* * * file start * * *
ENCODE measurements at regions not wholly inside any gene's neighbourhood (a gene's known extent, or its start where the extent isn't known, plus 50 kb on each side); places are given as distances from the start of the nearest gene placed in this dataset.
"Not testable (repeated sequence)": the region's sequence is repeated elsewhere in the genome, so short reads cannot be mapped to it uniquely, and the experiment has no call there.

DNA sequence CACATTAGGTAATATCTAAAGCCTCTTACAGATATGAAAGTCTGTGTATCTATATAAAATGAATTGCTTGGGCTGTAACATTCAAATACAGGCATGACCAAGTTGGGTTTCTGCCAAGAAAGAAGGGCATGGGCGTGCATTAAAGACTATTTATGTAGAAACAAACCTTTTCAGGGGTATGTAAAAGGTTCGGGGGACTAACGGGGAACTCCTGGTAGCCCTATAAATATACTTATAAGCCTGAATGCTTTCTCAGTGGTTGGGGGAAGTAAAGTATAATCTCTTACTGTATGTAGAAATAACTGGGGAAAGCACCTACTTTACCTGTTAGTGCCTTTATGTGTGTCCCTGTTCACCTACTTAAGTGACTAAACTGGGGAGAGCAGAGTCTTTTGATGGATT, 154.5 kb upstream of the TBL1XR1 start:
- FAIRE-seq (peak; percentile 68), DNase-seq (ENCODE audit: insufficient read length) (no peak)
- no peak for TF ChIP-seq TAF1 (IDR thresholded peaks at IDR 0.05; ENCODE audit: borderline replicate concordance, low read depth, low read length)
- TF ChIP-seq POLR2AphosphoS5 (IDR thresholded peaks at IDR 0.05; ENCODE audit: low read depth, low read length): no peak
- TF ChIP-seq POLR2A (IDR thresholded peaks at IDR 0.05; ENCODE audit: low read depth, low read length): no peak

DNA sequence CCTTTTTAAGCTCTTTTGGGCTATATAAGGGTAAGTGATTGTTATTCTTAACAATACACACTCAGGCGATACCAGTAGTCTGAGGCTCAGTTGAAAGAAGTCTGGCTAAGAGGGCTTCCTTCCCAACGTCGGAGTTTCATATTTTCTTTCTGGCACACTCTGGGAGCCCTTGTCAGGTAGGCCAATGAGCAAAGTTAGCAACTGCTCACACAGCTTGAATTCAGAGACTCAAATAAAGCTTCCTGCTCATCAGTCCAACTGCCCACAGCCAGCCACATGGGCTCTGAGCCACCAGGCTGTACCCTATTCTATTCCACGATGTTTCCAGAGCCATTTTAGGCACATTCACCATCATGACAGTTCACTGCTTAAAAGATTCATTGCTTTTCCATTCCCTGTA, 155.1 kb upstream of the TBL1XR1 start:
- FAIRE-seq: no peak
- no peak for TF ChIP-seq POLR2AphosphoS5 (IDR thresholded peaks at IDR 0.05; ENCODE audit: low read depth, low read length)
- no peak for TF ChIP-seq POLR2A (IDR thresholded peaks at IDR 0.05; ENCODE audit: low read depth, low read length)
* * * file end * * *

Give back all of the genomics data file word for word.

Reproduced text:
ENCODE measurements at regions not wholly inside any gene's neighbourhood (a gene's known extent, or its start where the extent isn't known, plus 50 kb on each side); places are given as distances from the start of the nearest gene placed in this dataset.
"Not testable (repeated sequence)": the region's sequence is repeated elsewhere in the genome, so short reads cannot be mapped to it uniquely, and the experiment has no call there.

DNA sequence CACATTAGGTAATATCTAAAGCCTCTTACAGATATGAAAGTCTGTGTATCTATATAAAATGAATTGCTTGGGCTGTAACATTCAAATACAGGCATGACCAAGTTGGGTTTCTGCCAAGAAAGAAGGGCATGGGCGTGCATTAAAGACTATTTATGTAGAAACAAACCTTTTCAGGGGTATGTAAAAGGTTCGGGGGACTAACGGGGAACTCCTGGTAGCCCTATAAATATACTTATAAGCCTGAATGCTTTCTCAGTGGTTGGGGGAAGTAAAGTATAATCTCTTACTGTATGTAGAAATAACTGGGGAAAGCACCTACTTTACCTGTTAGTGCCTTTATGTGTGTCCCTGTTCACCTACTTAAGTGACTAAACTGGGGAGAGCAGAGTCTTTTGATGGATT, 154.5 kb upstream of the TBL1XR1 start:
- FAIRE-seq (peak; percentile 68), DNase-seq (ENCODE audit: insufficient read length) (no peak)
- no peak for TF ChIP-seq TAF1 (IDR thresholded peaks at IDR 0.05; ENCODE audit: borderline replicate concordance, low read depth, low read length)
- TF ChIP-seq POLR2AphosphoS5 (IDR thresholded peaks at IDR 0.05; ENCODE audit: low read depth, low read length): no peak
- TF ChIP-seq POLR2A (IDR thresholded peaks at IDR 0.05; ENCODE audit: low read depth, low read length): no peak

DNA sequence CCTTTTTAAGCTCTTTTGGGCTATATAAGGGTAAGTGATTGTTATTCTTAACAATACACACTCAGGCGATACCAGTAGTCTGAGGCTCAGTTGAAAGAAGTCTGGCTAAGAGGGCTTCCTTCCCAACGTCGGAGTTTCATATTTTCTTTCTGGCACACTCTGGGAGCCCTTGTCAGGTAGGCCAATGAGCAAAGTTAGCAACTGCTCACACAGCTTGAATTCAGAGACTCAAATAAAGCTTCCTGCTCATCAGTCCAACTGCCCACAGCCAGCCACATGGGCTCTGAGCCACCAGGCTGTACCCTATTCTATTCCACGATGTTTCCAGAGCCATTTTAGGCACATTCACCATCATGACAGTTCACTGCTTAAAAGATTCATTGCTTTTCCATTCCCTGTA, 155.1 kb upstream of the TBL1XR1 start:
- FAIRE-seq: no peak
- no peak for TF ChIP-seq POLR2AphosphoS5 (IDR thresholded peaks at IDR 0.05; ENCODE audit: low read depth, low read length)
- no peak for TF ChIP-seq POLR2A (IDR thresholded peaks at IDR 0.05; ENCODE audit: low read depth, low read length)